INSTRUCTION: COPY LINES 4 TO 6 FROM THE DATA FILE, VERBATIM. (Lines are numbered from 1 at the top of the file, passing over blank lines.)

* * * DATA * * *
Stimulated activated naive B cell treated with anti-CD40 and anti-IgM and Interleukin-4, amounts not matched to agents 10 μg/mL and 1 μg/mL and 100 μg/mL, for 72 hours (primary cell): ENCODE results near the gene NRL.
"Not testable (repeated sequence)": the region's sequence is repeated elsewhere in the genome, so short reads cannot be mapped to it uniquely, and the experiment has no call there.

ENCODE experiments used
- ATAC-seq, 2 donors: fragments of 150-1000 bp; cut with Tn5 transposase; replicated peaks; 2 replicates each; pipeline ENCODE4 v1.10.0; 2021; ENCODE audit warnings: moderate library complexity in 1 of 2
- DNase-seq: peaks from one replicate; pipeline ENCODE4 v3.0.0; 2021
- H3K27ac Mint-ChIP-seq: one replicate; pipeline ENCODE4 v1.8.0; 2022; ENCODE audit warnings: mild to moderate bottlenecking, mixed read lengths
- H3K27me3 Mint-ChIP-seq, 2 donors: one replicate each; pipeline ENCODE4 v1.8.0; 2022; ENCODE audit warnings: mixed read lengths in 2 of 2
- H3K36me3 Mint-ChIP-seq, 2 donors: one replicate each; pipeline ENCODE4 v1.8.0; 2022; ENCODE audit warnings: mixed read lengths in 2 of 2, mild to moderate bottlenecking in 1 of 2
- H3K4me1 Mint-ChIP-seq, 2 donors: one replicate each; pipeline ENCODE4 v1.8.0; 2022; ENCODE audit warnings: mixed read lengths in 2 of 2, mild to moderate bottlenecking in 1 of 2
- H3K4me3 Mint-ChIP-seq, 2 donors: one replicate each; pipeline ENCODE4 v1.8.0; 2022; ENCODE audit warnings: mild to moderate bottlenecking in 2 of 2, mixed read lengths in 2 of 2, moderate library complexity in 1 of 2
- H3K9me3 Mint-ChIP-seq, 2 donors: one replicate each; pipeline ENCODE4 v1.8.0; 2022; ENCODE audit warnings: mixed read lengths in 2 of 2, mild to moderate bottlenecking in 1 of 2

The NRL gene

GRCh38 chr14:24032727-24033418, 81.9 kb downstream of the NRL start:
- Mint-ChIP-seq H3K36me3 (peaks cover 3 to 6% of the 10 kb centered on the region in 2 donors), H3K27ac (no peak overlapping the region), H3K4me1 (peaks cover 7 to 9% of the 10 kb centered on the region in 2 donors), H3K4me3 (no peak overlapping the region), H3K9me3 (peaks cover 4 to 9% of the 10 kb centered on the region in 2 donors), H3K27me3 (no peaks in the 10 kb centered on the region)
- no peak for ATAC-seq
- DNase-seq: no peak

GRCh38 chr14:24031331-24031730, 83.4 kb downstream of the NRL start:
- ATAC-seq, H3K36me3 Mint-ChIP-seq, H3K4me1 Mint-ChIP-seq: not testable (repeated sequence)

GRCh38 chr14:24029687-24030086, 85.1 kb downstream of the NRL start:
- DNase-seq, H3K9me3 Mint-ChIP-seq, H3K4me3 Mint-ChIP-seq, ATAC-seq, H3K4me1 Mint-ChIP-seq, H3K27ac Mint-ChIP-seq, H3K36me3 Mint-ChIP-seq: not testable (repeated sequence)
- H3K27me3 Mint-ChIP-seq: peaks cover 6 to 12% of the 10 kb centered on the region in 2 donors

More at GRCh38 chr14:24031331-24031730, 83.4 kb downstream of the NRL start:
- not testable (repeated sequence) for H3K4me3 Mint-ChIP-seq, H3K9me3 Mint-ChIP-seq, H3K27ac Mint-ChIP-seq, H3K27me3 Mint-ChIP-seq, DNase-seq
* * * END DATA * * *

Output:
- ATAC-seq, 2 donors: fragments of 150-1000 bp; cut with Tn5 transposase; replicated peaks; 2 replicates each; pipeline ENCODE4 v1.10.0; 2021; ENCODE audit warnings: moderate library complexity in 1 of 2
- DNase-seq: peaks from one replicate; pipeline ENCODE4 v3.0.0; 2021
- H3K27ac Mint-ChIP-seq: one replicate; pipeline ENCODE4 v1.8.0; 2022; ENCODE audit warnings: mild to moderate bottlenecking, mixed read lengths